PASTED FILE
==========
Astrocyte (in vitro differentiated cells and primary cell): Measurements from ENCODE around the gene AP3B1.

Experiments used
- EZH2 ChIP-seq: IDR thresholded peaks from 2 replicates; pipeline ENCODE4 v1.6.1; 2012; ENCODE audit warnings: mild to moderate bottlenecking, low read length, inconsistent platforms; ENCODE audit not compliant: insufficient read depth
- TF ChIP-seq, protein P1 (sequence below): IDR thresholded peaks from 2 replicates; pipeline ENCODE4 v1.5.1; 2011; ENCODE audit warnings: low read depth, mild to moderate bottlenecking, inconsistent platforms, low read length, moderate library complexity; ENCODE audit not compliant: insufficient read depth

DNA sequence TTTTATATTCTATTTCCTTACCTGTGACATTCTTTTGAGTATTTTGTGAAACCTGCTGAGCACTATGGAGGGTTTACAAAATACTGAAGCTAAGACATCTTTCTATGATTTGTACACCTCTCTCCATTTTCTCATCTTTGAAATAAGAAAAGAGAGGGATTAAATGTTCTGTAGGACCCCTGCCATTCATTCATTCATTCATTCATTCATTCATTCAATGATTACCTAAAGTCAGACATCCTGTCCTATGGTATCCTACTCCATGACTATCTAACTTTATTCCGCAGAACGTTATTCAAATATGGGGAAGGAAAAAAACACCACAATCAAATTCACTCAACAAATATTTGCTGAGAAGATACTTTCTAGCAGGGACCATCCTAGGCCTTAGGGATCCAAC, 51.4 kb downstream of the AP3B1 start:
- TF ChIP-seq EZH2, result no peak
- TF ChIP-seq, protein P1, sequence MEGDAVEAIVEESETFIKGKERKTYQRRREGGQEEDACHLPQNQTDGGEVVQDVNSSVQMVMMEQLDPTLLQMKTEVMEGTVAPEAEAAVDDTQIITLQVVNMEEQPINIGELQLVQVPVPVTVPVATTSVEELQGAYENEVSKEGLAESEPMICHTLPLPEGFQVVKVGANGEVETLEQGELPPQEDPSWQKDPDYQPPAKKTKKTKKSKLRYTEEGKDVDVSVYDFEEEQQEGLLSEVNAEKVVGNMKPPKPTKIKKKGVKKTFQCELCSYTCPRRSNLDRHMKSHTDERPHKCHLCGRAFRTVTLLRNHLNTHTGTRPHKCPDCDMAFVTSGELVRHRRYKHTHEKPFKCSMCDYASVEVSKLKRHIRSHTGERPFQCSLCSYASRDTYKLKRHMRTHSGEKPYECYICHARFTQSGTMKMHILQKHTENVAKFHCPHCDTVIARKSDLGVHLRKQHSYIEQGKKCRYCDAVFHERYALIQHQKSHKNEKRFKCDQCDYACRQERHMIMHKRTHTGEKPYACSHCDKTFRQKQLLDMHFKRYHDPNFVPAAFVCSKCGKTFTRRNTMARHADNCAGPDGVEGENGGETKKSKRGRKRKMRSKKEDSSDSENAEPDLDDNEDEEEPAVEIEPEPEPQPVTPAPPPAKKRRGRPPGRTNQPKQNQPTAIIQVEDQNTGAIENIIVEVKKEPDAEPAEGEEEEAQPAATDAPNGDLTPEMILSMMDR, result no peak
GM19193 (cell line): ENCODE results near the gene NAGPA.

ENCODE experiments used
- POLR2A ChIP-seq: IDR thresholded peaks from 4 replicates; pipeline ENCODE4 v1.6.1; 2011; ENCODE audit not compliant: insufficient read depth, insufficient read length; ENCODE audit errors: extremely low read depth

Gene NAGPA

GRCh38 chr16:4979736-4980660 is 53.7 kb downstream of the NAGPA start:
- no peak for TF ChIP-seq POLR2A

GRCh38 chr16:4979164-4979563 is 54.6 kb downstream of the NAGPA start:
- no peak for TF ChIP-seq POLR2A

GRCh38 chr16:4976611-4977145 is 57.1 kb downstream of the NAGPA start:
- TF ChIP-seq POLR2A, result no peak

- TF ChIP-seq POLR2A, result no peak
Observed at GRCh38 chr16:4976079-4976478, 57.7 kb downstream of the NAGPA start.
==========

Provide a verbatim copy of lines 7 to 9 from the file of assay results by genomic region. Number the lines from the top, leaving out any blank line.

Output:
- TF ChIP-seq, protein P1, sequence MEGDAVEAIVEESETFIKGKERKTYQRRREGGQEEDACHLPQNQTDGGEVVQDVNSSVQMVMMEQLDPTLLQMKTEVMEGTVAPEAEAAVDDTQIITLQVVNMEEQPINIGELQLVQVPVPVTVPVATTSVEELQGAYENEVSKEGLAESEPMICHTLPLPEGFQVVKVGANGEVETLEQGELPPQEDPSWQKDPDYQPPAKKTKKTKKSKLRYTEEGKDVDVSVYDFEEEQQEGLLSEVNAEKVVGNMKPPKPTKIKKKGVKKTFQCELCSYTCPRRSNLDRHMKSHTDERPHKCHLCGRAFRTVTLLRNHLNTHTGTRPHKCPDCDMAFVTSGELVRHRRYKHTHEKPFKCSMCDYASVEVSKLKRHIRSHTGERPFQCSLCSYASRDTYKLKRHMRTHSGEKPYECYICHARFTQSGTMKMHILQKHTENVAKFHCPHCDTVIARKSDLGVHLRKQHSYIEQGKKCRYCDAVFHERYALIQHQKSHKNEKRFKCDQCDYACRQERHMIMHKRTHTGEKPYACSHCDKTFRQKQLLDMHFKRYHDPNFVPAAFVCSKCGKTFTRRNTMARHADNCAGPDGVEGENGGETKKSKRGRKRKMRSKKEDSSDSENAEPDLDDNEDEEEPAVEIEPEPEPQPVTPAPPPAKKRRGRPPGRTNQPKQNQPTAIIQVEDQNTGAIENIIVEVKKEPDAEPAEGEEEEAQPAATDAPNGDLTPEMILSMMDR, result no peak
GM19193 (cell line): ENCODE results near the gene NAGPA.

ENCODE experiments used